A new scheme aimed at developing listening and talking in young babies to give them the best possible start when they begin school has been launched in Sussex.

Young Jake Taylor doesn't know it yet but he's already advanced in his education.

As far as the 16-month-old toddler is concerned, he is just encouraged to play lots of games with his mother, Tina, and listen to a variety of different sounds repeated as often as possible.

But the youngster is one of dozens in Brighton taking part in a Baby Talk programme designed to boost youngsters' listening and language skills.

The scheme is run by speech and language therapists Sheena Davison and Susan Duffy, who are based at the Education Action Zone, Wellesbourne Centre, Whitehawk Road, Brighton.

They are successfully using a creative programme of simple games, such as blowing bubbles, to catch children's attention.

Mrs Davison said: "We visit families at home, discuss their baby's listening and language skills and suggest ideas and games to boost those skills."

Mrs Duffy said: "All the games are to do with listening and sounds.

"We use things people have at home like pans and wooden spoons that the kids can bang away on.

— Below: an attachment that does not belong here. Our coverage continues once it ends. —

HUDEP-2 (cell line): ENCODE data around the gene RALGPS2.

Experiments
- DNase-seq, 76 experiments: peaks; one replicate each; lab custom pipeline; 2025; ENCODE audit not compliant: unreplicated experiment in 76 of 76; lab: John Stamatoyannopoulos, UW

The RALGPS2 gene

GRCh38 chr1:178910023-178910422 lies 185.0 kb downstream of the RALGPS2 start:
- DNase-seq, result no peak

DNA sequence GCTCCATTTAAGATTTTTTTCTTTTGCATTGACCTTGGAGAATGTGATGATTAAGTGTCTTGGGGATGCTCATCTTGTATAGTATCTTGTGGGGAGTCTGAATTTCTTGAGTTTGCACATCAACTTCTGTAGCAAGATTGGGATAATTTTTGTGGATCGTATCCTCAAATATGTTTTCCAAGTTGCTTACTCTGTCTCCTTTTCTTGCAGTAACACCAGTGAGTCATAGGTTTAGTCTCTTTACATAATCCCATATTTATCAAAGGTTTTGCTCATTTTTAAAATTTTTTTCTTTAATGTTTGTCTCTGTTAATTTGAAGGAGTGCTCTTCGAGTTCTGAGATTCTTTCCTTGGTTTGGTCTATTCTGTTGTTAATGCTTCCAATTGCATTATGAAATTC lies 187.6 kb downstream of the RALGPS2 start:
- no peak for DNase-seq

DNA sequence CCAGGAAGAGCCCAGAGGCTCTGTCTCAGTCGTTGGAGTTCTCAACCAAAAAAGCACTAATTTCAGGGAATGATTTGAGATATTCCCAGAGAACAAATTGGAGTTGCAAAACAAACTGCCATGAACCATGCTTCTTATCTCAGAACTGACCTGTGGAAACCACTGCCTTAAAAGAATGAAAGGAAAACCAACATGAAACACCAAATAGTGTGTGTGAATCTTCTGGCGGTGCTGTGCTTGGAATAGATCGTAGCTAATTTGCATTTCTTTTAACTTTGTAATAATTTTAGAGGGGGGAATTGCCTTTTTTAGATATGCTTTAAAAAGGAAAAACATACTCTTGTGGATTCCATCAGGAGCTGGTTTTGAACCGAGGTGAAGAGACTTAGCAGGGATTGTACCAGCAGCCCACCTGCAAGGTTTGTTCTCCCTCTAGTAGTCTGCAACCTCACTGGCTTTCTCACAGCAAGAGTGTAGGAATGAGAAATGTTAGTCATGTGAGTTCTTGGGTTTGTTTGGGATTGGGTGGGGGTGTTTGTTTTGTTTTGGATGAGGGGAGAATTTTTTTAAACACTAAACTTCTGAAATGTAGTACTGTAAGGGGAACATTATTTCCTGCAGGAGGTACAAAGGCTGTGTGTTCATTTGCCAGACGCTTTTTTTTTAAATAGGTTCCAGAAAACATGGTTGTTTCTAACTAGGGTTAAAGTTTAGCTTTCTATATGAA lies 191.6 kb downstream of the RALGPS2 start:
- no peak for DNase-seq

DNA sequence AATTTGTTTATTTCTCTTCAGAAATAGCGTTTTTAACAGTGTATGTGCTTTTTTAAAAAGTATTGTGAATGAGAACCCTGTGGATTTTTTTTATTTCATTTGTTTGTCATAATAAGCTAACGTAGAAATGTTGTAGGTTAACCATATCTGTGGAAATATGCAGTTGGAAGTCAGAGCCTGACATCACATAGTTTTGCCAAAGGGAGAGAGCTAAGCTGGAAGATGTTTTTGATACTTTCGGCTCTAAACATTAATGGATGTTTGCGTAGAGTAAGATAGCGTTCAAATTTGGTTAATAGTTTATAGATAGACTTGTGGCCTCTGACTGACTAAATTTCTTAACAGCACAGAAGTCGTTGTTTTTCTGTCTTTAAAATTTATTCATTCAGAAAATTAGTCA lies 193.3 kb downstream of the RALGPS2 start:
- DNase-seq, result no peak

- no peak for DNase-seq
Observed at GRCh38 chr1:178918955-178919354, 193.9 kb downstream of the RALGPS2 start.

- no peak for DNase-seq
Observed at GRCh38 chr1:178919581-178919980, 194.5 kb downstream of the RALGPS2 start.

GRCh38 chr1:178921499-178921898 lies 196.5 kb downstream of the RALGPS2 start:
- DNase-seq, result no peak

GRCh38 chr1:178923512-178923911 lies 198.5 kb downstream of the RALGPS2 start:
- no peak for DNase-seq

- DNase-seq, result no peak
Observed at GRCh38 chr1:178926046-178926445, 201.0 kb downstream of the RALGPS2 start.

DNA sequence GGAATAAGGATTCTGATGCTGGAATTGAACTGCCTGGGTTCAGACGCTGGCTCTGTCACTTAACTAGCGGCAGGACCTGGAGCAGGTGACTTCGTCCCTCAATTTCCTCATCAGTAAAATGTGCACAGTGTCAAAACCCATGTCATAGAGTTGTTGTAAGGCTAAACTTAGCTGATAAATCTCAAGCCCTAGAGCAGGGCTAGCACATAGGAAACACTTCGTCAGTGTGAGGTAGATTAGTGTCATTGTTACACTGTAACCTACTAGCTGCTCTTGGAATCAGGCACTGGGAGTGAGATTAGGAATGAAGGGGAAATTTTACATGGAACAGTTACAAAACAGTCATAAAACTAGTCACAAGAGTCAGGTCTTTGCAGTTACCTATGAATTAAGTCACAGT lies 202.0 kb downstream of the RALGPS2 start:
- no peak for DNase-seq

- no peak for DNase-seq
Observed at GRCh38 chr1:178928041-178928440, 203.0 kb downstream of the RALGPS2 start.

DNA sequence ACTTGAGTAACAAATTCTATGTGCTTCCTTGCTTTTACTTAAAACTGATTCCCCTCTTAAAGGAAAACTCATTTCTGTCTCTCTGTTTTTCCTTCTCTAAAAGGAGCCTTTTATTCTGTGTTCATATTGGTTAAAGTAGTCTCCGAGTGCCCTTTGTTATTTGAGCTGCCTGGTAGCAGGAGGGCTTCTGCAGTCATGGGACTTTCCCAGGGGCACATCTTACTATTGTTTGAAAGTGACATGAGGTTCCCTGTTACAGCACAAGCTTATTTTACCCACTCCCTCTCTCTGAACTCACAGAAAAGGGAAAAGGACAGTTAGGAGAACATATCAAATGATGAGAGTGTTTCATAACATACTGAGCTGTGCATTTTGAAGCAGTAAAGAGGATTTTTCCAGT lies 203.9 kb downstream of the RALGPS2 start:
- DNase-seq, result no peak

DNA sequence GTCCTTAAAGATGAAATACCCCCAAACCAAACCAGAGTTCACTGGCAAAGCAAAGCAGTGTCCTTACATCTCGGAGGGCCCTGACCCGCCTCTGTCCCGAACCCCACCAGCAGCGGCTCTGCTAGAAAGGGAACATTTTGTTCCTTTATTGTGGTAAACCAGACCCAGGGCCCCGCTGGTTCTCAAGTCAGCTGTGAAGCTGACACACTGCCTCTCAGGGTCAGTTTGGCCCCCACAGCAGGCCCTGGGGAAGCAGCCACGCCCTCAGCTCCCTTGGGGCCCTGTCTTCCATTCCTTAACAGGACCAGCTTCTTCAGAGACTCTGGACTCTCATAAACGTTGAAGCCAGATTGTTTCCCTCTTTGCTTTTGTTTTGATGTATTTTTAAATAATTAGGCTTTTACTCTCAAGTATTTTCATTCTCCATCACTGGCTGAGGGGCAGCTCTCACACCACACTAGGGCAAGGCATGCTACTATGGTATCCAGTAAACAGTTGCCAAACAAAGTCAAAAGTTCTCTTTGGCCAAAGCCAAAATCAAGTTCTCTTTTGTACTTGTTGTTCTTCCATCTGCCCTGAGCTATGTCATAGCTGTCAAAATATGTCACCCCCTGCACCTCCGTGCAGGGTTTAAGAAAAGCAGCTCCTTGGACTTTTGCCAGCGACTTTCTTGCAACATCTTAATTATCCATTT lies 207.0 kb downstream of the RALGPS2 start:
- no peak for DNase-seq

"The idea is they will make noises with their voices at the same time as noises with toys."

The project is a joint enterprise by South Downs Health NHS Trust, the Education Action Zone and New Deal for Communities in East Brighton.

It currently operates in Whitehawk and Moulsecoomb and builds on work started by speech and language therapists in Manchester.

Tina, of Whitehawk, is delighted with her son's progress.

She said: "When he was very little, he had problems with ear infections and his hearing was affected.

"In ordinary circumstances this would have slowed down his development but because of the course he is actually advanced for his age.

"It also means he is not behind any other children at his age, which will be good for his confidence as he gets older and goes to nursery and on to school.

"At first, some of the things the nurses asked me to do seemed a bit silly, such as constantly repeating words to Jake like "dinner".

"But after a while he started responding and saying the word back to me every time he was being given his dinner. His vocabulary is very good.

"I also had to remember basic things, like keeping eye contact with him when saying things, and playing games which has really helped.

"It is a terrific scheme and has worked wonders. The things you say obviously have a large bearing on the child's development."

Mrs Davison said: "Families who have been on the Baby Talk programme say they feel confident to help develop their children's language.

"They enjoy the games together and the infants make rapid progress.

"The feedback from parents has been very good and they are really pleased with the results.

"It is all done through play and encouragement and you can see the children are enjoying it.

"Research has shown that a scheme like this can help to give children a fantastic boost."